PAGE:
Here is an idea as to how we Brits can respond to Russia over the poison spy case. It’s the Russian election this weekend: let’s hack it, just like Moscow hacked Trump’s election and our Brexit. A taste of their own robot medicine: that’ll teach them.
Imagine it. Putin is of course expected to win by a landslide, and even if he wasn’t he would probably rig it. What if highly sophisticated British bots could somehow swing it the other way? The Russian elite would go mad. Foul play, they would cry; Russia Today would lead every news on Britain ‘collusion’. Then we Brits could spend the next year telling them how they didn’t understand Russian flyover country.
Except oh, we can’t. We don’t have a clue how Russia hacked our democracies, or even if they did at all. So Britain must resort to doing what we always do, which is stamping our feet and making empty threats.
Theresa May, the British Prime Minister, was adamant in the House of Commons in London today. Given that it is ‘highly likely’ that Russian agents killed another Russian agent on British soil, she said that Moscow had until Wednesday to explain itself. If not, ‘we will conclude that this action amounts to an unlawful use of force by the Russian State against the United Kingdom. And I will come back to this House and set out the full range of measures that we will take in response.’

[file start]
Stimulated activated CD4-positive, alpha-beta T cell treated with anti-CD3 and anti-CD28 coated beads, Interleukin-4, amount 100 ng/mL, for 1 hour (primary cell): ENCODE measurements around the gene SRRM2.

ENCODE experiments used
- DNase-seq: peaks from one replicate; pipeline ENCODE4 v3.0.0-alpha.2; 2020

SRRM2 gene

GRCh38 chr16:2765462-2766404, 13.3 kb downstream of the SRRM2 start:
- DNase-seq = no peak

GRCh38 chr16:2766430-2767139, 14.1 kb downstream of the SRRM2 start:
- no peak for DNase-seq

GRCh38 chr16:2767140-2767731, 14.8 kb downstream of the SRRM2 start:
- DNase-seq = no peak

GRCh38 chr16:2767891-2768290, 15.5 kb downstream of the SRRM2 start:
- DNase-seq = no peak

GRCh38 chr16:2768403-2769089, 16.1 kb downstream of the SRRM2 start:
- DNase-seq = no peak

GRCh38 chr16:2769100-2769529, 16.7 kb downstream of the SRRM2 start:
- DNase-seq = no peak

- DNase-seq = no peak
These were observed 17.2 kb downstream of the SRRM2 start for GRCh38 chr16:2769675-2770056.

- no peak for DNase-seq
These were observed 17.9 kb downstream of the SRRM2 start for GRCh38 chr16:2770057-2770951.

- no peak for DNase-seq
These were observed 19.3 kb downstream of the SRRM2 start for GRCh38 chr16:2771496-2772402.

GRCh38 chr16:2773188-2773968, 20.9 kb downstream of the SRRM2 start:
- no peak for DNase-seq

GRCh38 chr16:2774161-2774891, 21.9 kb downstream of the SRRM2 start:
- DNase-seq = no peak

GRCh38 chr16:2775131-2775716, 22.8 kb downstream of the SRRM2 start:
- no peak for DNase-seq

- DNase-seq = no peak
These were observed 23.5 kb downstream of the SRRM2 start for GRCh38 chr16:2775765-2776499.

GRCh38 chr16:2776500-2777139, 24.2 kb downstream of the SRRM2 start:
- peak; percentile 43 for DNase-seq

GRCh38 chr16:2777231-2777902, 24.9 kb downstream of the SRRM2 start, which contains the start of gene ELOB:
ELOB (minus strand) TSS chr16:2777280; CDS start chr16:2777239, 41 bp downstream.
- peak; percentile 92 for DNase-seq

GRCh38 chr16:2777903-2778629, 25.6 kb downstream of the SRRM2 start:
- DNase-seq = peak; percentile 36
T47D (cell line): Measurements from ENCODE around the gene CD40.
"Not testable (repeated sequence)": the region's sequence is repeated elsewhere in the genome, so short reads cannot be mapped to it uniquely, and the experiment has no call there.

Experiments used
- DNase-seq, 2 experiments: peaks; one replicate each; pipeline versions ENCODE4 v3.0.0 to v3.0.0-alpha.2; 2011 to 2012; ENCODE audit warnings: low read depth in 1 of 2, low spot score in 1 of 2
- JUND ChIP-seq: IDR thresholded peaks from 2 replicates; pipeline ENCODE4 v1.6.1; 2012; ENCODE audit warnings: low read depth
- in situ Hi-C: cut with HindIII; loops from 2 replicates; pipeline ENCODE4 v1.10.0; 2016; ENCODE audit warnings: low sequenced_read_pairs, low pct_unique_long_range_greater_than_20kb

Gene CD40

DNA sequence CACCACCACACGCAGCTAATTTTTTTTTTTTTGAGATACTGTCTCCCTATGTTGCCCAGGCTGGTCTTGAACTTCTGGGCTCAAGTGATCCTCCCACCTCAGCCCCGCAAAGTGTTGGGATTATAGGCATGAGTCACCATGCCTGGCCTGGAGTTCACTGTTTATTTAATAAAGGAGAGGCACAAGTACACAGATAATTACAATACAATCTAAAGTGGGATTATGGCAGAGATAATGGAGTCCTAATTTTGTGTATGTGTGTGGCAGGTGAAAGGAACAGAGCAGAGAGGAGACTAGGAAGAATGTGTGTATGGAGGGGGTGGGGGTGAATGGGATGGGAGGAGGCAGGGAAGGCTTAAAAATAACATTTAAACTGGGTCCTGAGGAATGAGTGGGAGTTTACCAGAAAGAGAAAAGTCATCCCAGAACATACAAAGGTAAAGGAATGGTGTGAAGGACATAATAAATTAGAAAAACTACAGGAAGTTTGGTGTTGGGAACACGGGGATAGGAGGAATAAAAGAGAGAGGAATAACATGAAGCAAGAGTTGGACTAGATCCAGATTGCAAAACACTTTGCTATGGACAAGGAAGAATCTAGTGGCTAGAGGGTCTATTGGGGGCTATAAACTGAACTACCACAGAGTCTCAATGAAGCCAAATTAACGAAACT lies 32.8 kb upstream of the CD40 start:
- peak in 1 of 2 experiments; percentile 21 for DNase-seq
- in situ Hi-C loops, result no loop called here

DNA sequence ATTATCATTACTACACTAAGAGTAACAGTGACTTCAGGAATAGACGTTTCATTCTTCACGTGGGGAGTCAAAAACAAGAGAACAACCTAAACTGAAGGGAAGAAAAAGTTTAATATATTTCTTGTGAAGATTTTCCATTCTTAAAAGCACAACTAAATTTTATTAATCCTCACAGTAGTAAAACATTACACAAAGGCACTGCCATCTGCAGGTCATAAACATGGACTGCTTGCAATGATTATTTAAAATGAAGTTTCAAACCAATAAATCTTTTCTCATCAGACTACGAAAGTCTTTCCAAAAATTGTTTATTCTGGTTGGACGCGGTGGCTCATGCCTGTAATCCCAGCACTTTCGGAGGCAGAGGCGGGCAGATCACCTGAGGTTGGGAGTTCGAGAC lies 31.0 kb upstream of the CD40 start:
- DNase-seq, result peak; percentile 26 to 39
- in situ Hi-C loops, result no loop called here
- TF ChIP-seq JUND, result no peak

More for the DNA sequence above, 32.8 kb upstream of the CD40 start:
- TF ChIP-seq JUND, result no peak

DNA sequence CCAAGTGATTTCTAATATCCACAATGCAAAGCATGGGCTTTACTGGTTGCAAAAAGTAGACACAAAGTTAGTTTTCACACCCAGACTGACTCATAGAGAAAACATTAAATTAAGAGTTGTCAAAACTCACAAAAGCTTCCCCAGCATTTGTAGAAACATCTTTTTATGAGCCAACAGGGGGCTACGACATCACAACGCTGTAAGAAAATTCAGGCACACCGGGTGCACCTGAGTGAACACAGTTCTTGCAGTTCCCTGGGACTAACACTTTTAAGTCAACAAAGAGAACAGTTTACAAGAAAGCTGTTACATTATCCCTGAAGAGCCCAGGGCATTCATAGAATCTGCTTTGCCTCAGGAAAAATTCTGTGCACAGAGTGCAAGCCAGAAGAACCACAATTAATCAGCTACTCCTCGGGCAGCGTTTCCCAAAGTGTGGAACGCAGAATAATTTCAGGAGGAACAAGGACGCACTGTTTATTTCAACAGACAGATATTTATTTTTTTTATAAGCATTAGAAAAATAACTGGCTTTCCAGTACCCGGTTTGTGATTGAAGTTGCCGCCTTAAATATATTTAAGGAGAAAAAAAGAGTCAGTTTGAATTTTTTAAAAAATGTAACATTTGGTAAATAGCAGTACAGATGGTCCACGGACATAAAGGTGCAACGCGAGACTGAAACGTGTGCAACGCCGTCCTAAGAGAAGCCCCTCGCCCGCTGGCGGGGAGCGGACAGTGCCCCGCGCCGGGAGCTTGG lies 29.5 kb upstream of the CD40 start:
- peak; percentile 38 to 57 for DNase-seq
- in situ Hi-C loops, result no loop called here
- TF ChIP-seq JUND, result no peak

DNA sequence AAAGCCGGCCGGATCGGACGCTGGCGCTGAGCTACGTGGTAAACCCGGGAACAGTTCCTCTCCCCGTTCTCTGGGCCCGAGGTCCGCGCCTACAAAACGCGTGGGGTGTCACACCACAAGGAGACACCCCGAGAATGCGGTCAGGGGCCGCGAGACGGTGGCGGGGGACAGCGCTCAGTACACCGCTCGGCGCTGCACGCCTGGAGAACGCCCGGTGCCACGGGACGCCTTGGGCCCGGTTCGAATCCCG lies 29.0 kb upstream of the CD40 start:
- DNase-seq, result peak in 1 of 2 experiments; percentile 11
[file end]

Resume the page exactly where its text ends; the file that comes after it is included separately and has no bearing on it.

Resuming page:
But what might those measures be? We can re-up our diplomatic sanctions. We can pull the England football out of the soccer World Cup, or at least say Prince William will not attend. Or we can reiterate to Putin that we really are jolly cross.
No sane mind is considering direct military threats, of course, but if it did come to that, British sabre-rattling would be laughable. We don’t have much of an army these days.
The hawks of London are talking about seizing Russian assets — that is private London property owned by private citizens. But that’s not exactly feasible, given the fact we aren’t a banana republic — yet. The truth is that large parts of the most expensive parts of London are owned by dodgy Russian billionaires. Many of them may be connected to Putin. But that’s the trouble with a criminal kleptocracy, it’s hard to know where the government ends and the organised crime begins, and vice-versa.
I’ve even heard loose talk about invoking NATO Article 5 — the one that says an attack against one NATO ally is an attack against all. But that article isn’t intended for responses to murky criminal cases that will probably never be solved. Anti-Russian feeling may be strong following Trump’e election and Brexit — or perhaps President Trump can get nasty with Russia on Britain’s behalf just to show a bit of distance from the Kremlin —
It’s humiliating for us Brits to admit it, but we just aren’t able to stop nefarious Russian activity on our shores. It may be distressing that murky Russian assassinations are taking place on our shores. But our options in response are pitiful. Before Prime Minister May and her cabinet escalate the rhetoric any further, perhaps it’s time we faced that truth.